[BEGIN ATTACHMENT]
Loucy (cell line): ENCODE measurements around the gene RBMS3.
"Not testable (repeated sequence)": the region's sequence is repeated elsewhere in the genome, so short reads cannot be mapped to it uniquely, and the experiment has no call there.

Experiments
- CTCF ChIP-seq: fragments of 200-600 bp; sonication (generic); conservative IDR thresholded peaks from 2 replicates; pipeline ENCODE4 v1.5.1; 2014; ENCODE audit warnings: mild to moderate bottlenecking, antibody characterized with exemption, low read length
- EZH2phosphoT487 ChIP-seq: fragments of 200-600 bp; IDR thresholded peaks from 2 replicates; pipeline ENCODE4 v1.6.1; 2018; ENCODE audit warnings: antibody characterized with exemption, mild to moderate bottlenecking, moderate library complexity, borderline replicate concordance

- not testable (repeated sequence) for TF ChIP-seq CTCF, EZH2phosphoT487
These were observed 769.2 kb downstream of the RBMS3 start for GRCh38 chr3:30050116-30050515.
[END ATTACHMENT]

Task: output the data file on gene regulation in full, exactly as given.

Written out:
Loucy (cell line): ENCODE measurements around the gene RBMS3.
"Not testable (repeated sequence)": the region's sequence is repeated elsewhere in the genome, so short reads cannot be mapped to it uniquely, and the experiment has no call there.

Experiments
- CTCF ChIP-seq: fragments of 200-600 bp; sonication (generic); conservative IDR thresholded peaks from 2 replicates; pipeline ENCODE4 v1.5.1; 2014; ENCODE audit warnings: mild to moderate bottlenecking, antibody characterized with exemption, low read length
- EZH2phosphoT487 ChIP-seq: fragments of 200-600 bp; IDR thresholded peaks from 2 replicates; pipeline ENCODE4 v1.6.1; 2018; ENCODE audit warnings: antibody characterized with exemption, mild to moderate bottlenecking, moderate library complexity, borderline replicate concordance

- not testable (repeated sequence) for TF ChIP-seq CTCF, EZH2phosphoT487
These were observed 769.2 kb downstream of the RBMS3 start for GRCh38 chr3:30050116-30050515.